Equal Pay Compensation Claims

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In England and Wales it may be unlawful, in line with the tests in the Equality Act, not to pay men and women equally for the same job if that is only based on gender. If you think you are not being paid equally by your employer because of your gender, you may have a claim for equal pay.

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More Information on Equal Pay Claims

The Equal Pay Act 1970 was a key piece of social legislation, and has been of considerable value for many women in securing equality in the workplace. Now all of the equal pay legislation is included in The Equality Act 2010. The newer legislation altered the law slightly but the basic provisions remain the same as they have been for several decades.

Equal pay has been an important area for development of employment law over recent years as many businesses and public authorities have grappled with the need to ensure equality for men and women. This has particularly been the case in local government and the NHS, as traditionally male roles were found to have significantly higher rates of pay (and bonus). 

Many thousands of Employment Tribunal claims have been pursued, and across the public sector equality based pay systems have been introduced, for example under Agenda For Change.

There does appear to be a commitment within the UK Government to address this issue, with the focus now turning to the private sector. The Government Gender Pay Gap Audit has revealed the extent of ongoing pay and equality issues, particularly within bigger businesses.

What is Equal Pay?

The law says that men and women must be given equal treatment by their employer in their terms and conditions of employment if they are employed to:

  • Do ‘like work’. That means work that is the same or mostly the same
  • Complete work that has been rated as the same during a job evaluation study
  • Do work that is of equal value relating to effort, skill or decision making

Therefore if your employer is paying men and women differently for the same job or one which has been shown to be equal, you could bring an equal pay claim against your employer.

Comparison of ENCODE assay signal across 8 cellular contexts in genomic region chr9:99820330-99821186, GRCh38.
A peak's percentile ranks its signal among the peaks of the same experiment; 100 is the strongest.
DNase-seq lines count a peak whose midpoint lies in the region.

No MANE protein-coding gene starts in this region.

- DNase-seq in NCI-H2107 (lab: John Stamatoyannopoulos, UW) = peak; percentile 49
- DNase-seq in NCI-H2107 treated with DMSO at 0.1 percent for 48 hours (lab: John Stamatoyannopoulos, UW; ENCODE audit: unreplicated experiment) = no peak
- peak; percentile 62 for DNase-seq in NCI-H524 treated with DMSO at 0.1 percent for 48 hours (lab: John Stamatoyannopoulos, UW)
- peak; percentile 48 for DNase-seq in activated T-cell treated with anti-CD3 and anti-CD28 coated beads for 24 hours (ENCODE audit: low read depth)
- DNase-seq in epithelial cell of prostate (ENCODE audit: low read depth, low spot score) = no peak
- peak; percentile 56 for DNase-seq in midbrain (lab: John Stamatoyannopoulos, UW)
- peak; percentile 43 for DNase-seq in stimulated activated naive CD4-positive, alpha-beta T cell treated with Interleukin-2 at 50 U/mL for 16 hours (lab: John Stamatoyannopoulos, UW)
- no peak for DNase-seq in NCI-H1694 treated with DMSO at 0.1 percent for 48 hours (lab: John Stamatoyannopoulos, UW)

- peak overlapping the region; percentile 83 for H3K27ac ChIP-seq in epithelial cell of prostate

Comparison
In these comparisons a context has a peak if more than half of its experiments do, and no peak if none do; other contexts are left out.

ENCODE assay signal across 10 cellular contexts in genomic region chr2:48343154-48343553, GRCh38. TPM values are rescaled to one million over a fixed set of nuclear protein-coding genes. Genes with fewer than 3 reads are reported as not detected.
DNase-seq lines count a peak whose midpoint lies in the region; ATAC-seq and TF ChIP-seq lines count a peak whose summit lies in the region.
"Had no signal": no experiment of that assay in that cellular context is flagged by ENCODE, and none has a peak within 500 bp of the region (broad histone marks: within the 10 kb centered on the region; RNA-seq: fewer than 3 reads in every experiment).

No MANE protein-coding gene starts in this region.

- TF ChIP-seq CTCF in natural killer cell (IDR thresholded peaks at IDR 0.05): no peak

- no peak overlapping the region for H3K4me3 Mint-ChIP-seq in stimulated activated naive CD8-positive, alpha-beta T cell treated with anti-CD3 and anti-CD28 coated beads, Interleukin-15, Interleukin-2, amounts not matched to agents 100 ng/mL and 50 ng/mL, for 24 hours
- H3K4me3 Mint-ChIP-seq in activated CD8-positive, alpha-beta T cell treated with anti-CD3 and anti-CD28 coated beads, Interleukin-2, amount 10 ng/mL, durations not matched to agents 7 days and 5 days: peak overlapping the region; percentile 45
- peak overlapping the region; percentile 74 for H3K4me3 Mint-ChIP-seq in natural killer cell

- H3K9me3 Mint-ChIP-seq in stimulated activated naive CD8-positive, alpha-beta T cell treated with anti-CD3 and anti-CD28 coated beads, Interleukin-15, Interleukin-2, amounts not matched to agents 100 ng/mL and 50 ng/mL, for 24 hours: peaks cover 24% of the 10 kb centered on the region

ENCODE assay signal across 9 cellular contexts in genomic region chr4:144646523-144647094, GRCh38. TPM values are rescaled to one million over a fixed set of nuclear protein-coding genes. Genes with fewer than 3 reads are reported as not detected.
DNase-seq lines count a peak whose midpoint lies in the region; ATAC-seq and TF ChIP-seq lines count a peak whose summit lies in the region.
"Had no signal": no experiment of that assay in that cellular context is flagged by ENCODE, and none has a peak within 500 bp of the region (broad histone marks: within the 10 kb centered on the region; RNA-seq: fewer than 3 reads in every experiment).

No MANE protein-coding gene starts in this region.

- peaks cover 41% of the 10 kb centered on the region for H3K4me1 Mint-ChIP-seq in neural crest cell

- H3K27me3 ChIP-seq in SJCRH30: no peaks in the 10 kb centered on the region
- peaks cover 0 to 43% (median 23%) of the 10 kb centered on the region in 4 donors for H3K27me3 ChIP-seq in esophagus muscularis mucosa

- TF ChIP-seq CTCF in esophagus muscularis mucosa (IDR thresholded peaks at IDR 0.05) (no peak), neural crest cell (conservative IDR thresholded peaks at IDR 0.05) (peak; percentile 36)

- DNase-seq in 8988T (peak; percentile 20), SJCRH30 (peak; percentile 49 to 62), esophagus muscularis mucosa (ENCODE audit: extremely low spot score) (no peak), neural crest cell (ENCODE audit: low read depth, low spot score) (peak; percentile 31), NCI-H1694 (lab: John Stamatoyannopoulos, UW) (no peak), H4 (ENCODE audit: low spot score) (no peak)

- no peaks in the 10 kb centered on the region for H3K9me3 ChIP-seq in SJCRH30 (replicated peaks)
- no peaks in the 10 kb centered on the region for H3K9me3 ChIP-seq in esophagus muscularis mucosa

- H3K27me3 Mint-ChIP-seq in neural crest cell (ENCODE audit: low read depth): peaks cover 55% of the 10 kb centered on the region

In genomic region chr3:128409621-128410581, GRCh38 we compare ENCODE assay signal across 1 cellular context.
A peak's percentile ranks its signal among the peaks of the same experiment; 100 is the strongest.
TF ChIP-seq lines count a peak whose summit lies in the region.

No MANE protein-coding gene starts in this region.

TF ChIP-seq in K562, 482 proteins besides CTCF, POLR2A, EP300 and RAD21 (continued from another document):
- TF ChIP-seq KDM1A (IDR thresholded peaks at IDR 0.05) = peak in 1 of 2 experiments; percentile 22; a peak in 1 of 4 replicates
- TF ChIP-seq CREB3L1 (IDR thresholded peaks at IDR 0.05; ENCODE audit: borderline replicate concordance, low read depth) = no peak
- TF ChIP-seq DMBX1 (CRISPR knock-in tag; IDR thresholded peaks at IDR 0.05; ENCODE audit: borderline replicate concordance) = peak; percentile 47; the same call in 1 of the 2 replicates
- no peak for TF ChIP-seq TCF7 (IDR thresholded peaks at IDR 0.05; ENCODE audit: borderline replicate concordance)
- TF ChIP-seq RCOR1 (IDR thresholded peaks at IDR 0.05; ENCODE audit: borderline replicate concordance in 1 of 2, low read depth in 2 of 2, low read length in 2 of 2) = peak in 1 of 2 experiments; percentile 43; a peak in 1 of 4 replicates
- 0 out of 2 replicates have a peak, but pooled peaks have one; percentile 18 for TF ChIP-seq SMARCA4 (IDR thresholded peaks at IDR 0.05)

How Do I Know If I'm Getting Equal Pay? 

This is often difficult for you to establish but there are a few ways to find out if you’re getting equal pay. If you work for a large organisation with more than 250 employees, they are required by law to submit their data on gender pay difference each year. You can search for them on gov.uk and compare them to other organisations in your sector here.

Your other option is to speak to someone who does an equivalent job to yours at work and compare your terms and conditions of employment. This should include any employee benefits and their pay so you can see if there are any differences.

Differences can include:

  • Your basic pay
  • Your overtime rate
  • Your holiday entitlement
  • Your hours of work
  • Any performance related pay
  • Your pension scheme access
  • Any terms that are non-monetary

Your employer may argue that the difference in pay or benefits is not related to gender but they will have to show their reasons.

You might worry that your employer won’t like you talking to each other about your pay rates, but the Equality Act says that it’s unlawful to prevent employees from discussing their pay to see if there are differences. Your employer probably won’t want you to disclose your rates outside of your workplace.

How to Make an Equal Pay Claim

You should start by asking your employer to provide you with information that will help you work out if an equal pay issue exists. If there is a difference in pay, you should also ask your employer to explain the reasons for the pay differences.

If you are not satisfied with their response, you can raise a grievance formally.

Again, if you are not satisfied with the outcome of the grievance, you could make a claim before an Employment Tribunal. You will need to complete the Early Conciliation process through ACAS before going to Tribunal.

The awards of compensation for equal pay can be substantial. They often reflect pay differences going back up to six years from the date when you start your Tribunal claim.

You can make an equal pay claim against your employer at any time while you are employed or for up to six months after your Termination of Employment. This six month period also applies if there has been a substantial change in your job. 

We’ll consider all the options for you to fund your claim, so please ask us if we can deal with your case on a No Win, No Fee basis.

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